Concept: 
After a WIEGO-supported study looking at the occupational health and safety risks as well as the major institutional challenges informal workers face, the traders and WIEGO came to the conclusion that, in order for traders’ occupational health and safety needs to be addressed, they first needed to first tackle underlying governance and institutional challenges with pressure from below as well as from above. This included providing the traders with the knowledge, skillsets, and self-confidence necessary understand their rights and engage with local authorities through proper channels to make their voices heard. It also meant networking and alliance-building with various national organizations in order to address the laws that impinged on market and street vendors’ ability to work. WIEGO hoped that their bottom-up and top-down approach would exert pressure on Accra’s governing authorities on multiple levels, thus making it impossible for the issues of the market and street traders to be ignored.
Description: 
To implement the bottom-up part of the strategy, WIEGO, together with the Institute for Local Government Studies (ILGS), began by disseminating information to the traders’ associations and to give them the requisite skills to engage effectively and proactively with the local authorities through a series of workshops on various subjects, such as the structure and functions of Ghana’s local government; occupational health and safety; advocacy skills; networking and alliance building; leadership; public speaking; basic book-keeping and records management; and so on. Additionally, WIEGO and ILGS organized “clinics” with officials and experts to have in-depth discussions with the traders on how to deal with officials of the Ghana Revenue Authority in relation to income tax and VAT, the functions of the local government, and the relationship that should exist between traders and their local government. Furthermore, WIEGO and ILGS organized dialogue sessions between the traders and officers from the National Board for Small-Scale Industries, the Ghana Revenue Authority, the Accra Metropolitan Assembly, the National Health Insurance Scheme, among others. Meanwhile, to exert pressure from the top, WIEGO was working with strategically chosen institutions, such as the ILGS and the Ghana TUC. ILGS is an institute for training the staff of the local government service and for researching local government issues and was well positioned to take the findings of this partnership further and to bring to the attention of local government service staff the importance of informal traders. With Ghana TUC, WIEGO researched and analyzed labour laws, AMA by-laws, and others that impinged on informal workers. The Ghana TUC, its affiliate members, and nine other informal workers’ associations are in the process of forming the Council of Informal Workers Association (CIWA), which is well positioned to support the traders in their struggle for recognition and for safe and healthy working conditions.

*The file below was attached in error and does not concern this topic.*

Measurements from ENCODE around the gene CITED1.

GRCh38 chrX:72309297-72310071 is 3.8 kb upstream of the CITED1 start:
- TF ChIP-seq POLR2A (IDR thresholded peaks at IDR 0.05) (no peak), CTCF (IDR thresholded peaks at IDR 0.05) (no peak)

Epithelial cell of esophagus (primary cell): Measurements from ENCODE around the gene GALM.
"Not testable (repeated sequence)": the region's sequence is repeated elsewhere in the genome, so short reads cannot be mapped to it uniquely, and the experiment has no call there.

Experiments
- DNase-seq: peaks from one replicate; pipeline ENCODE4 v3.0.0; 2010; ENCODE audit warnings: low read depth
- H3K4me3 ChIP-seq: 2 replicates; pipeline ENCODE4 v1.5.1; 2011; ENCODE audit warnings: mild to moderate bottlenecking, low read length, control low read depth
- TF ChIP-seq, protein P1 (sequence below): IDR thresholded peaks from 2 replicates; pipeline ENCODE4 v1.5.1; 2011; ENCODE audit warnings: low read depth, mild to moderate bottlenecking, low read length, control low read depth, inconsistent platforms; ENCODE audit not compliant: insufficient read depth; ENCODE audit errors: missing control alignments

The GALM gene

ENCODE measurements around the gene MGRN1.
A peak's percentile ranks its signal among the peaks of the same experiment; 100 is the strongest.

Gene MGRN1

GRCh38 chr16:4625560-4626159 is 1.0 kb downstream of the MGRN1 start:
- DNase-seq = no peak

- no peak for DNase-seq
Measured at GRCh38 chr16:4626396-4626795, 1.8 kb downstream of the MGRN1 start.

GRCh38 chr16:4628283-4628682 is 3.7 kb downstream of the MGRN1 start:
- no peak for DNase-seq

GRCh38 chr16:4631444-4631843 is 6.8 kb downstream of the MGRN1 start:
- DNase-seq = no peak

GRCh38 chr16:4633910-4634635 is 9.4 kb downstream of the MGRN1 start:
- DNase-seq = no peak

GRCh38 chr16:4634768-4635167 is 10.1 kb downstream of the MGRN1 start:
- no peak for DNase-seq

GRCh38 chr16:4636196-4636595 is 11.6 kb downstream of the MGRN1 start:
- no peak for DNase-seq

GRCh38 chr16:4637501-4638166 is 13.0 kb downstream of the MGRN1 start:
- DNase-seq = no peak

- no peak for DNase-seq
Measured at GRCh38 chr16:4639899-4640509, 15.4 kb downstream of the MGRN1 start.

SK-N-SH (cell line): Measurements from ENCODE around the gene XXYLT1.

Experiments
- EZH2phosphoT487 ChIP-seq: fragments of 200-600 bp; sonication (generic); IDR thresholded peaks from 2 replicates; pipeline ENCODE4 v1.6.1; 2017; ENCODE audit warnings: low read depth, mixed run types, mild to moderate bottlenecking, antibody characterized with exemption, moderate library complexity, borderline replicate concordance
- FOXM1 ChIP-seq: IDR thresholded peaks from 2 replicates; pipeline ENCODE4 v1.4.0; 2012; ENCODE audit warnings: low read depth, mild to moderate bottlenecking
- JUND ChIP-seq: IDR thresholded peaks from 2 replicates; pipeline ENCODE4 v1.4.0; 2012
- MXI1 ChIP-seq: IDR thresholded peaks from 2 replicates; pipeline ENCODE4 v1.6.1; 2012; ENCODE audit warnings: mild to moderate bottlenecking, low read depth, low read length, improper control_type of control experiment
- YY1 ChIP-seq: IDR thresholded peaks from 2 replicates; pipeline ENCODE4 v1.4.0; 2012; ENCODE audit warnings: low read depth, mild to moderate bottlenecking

Impacts: 
• Workshops and dialogue sessions increased traders’ confidence, assertiveness, and public speaking abilities; • Traders are more aware of health and safety issues such as personal hygiene, are registered with the National Health Insurance Scheme, and know how to control small fires; • Sessions on basic bookkeeping, financial management, and credit improved traders’ savings; • Workshops and dialogue sessions with city authorities and service providers have reinforced the importance of mobilization, networking, coalition-building, and direct representation in local government structures, which traders have achieved on Gender and Children Sub-committee of the Assembly and the Unit Committee (community level structure of the local government system).

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Credit: M. Chen/WIEGO